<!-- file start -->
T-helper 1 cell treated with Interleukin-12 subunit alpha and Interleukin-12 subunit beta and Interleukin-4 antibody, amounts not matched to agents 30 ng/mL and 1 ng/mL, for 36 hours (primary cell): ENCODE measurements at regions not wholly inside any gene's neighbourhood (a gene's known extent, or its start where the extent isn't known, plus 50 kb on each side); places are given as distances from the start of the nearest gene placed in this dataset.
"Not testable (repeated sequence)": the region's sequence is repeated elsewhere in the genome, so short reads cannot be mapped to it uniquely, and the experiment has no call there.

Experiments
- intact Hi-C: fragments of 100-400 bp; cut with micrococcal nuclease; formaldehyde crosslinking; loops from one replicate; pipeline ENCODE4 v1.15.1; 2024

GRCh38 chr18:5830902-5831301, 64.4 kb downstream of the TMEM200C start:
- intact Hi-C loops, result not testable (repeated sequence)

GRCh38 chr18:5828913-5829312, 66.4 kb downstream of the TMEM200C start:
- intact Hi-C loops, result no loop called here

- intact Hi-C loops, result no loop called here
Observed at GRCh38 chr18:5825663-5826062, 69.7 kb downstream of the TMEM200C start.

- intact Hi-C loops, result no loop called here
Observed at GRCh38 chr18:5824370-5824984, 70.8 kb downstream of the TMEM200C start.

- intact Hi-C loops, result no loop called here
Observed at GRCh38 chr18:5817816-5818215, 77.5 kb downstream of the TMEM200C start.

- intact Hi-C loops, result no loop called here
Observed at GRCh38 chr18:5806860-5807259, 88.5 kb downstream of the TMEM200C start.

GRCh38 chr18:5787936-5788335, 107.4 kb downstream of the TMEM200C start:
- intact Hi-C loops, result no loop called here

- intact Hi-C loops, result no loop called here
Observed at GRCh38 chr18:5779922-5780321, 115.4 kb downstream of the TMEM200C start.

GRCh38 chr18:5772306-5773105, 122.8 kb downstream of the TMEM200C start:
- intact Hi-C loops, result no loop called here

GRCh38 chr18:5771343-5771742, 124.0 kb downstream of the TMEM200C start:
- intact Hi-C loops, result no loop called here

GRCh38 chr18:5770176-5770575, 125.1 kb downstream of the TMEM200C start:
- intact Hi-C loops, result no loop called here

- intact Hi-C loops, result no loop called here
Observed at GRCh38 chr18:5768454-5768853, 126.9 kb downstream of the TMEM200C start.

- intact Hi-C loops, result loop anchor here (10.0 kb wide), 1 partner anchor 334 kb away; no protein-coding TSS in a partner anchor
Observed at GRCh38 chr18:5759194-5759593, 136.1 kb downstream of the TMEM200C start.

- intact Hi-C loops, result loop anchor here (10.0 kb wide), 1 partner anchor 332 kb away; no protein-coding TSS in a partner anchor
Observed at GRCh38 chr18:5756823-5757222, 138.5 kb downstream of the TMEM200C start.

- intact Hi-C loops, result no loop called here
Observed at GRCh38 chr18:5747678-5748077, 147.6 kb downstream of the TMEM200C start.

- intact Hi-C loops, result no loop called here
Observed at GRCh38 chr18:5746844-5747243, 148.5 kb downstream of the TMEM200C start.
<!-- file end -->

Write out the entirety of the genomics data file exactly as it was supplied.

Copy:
T-helper 1 cell treated with Interleukin-12 subunit alpha and Interleukin-12 subunit beta and Interleukin-4 antibody, amounts not matched to agents 30 ng/mL and 1 ng/mL, for 36 hours (primary cell): ENCODE measurements at regions not wholly inside any gene's neighbourhood (a gene's known extent, or its start where the extent isn't known, plus 50 kb on each side); places are given as distances from the start of the nearest gene placed in this dataset.
"Not testable (repeated sequence)": the region's sequence is repeated elsewhere in the genome, so short reads cannot be mapped to it uniquely, and the experiment has no call there.

Experiments
- intact Hi-C: fragments of 100-400 bp; cut with micrococcal nuclease; formaldehyde crosslinking; loops from one replicate; pipeline ENCODE4 v1.15.1; 2024

GRCh38 chr18:5830902-5831301, 64.4 kb downstream of the TMEM200C start:
- intact Hi-C loops, result not testable (repeated sequence)

GRCh38 chr18:5828913-5829312, 66.4 kb downstream of the TMEM200C start:
- intact Hi-C loops, result no loop called here

- intact Hi-C loops, result no loop called here
Observed at GRCh38 chr18:5825663-5826062, 69.7 kb downstream of the TMEM200C start.

- intact Hi-C loops, result no loop called here
Observed at GRCh38 chr18:5824370-5824984, 70.8 kb downstream of the TMEM200C start.

- intact Hi-C loops, result no loop called here
Observed at GRCh38 chr18:5817816-5818215, 77.5 kb downstream of the TMEM200C start.

- intact Hi-C loops, result no loop called here
Observed at GRCh38 chr18:5806860-5807259, 88.5 kb downstream of the TMEM200C start.

GRCh38 chr18:5787936-5788335, 107.4 kb downstream of the TMEM200C start:
- intact Hi-C loops, result no loop called here

- intact Hi-C loops, result no loop called here
Observed at GRCh38 chr18:5779922-5780321, 115.4 kb downstream of the TMEM200C start.

GRCh38 chr18:5772306-5773105, 122.8 kb downstream of the TMEM200C start:
- intact Hi-C loops, result no loop called here

GRCh38 chr18:5771343-5771742, 124.0 kb downstream of the TMEM200C start:
- intact Hi-C loops, result no loop called here

GRCh38 chr18:5770176-5770575, 125.1 kb downstream of the TMEM200C start:
- intact Hi-C loops, result no loop called here

- intact Hi-C loops, result no loop called here
Observed at GRCh38 chr18:5768454-5768853, 126.9 kb downstream of the TMEM200C start.

- intact Hi-C loops, result loop anchor here (10.0 kb wide), 1 partner anchor 334 kb away; no protein-coding TSS in a partner anchor
Observed at GRCh38 chr18:5759194-5759593, 136.1 kb downstream of the TMEM200C start.

- intact Hi-C loops, result loop anchor here (10.0 kb wide), 1 partner anchor 332 kb away; no protein-coding TSS in a partner anchor
Observed at GRCh38 chr18:5756823-5757222, 138.5 kb downstream of the TMEM200C start.

- intact Hi-C loops, result no loop called here
Observed at GRCh38 chr18:5747678-5748077, 147.6 kb downstream of the TMEM200C start.

- intact Hi-C loops, result no loop called here
Observed at GRCh38 chr18:5746844-5747243, 148.5 kb downstream of the TMEM200C start.